Working At Heights Course Is All About Safety
Consider Taking A Working At Heights Course To Prevent Serious Injury or even death
WorkSafe is urging all employers in the construction industry to be aware of the serious risks when working from heights following two serious incidents in the past 24 hours. A man in his 40s suffered life threatening injuries after he fell about 3m from a ladder at a townhouse under construction at Rosebud early today. It’s imperative that people working at heights under a working at heights course. It’s about prevention. The incident followed the death of a man in his 30s after he fell about 5m into a trench at a housing estate at Wallan yesterday.
WorkSafe’s Acting Executive Director of Health and Safety, Michael Coffey, said the two incidents were a tragic reminder that falls can have catastrophic consequences for construction workers when working at heights.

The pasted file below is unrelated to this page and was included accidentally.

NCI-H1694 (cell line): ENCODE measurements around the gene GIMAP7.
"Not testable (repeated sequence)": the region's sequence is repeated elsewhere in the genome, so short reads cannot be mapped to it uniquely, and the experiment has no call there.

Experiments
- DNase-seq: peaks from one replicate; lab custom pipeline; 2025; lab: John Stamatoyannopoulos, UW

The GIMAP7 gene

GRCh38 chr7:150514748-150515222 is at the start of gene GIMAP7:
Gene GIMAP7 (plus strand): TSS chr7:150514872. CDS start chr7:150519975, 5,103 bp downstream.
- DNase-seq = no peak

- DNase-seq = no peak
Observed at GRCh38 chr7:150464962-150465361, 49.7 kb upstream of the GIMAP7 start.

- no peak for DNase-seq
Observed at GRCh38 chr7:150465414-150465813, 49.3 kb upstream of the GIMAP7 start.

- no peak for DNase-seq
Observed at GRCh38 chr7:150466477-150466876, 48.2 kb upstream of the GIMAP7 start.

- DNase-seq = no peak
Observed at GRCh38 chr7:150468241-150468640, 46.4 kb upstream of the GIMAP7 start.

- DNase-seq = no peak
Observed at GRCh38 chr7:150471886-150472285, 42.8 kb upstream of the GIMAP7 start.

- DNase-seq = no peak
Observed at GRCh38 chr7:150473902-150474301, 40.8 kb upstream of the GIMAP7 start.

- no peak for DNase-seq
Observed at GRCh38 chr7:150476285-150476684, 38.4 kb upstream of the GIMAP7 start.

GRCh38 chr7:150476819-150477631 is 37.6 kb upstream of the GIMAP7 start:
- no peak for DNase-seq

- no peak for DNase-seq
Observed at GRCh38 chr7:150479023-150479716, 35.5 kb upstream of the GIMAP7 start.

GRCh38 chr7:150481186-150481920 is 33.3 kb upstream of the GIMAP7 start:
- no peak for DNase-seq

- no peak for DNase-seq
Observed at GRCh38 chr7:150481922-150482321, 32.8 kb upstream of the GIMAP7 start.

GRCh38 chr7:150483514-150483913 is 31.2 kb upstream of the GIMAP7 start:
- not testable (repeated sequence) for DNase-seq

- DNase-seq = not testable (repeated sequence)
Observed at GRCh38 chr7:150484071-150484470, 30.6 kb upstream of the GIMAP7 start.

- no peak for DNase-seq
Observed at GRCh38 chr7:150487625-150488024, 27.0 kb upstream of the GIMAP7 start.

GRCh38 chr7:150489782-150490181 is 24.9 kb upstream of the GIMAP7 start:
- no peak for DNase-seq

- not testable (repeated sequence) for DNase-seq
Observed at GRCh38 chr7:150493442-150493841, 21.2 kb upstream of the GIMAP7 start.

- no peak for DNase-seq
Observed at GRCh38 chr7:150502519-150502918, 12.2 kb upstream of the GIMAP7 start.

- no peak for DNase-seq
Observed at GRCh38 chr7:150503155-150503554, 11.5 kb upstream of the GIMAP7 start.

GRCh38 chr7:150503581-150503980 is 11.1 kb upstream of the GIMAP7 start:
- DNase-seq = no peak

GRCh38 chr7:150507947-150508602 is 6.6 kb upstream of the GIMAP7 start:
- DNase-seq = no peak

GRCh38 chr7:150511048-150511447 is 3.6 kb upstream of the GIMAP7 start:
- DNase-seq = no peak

“Falls are an all too common occurrence in the construction industry, and employers must do everything they can to protect their workers,” Mr Coffey said.
“That one worker has died and another has been seriously injured in this way is simply unacceptable.” WorkSafe has training available for workers who regularly work at heights.
Mr Coffey said employers had to ensure that the risk of falls on any worksite were controlled, and that their workers were fully trained and followed safe systems of work at all times.
“The control measures are well known and readily available, so there is no excuse for not having them in place,” Mr Coffey said.
WorkSafe is investigating both incidents.
Training is the key. Undertake a Working at Heights Course
Employers can do the following:
- Eliminate the risk by doing all or some of the work on the ground or from a solid construction.
They can also:
- Use fall prevention devices such as scaffolds, perimeter screens, guardrails, elevated work platforms or safety mesh.
- Use travel-restraint systems, industrial rope-access systems, catch platforms and fall arrest harness systems.
- Use suitable equipment for working at height. A step platform with handrails provides a larger, more stable surface than a ladder
Construction work involving a risk of a fall from more than two metres is considered high-risk work and a Safe Work Method Statement (SWMS) is required.
For more information, go to worksafe.vic.gov.au/construction
Call COVE Training on 03 8773 9000 for more information.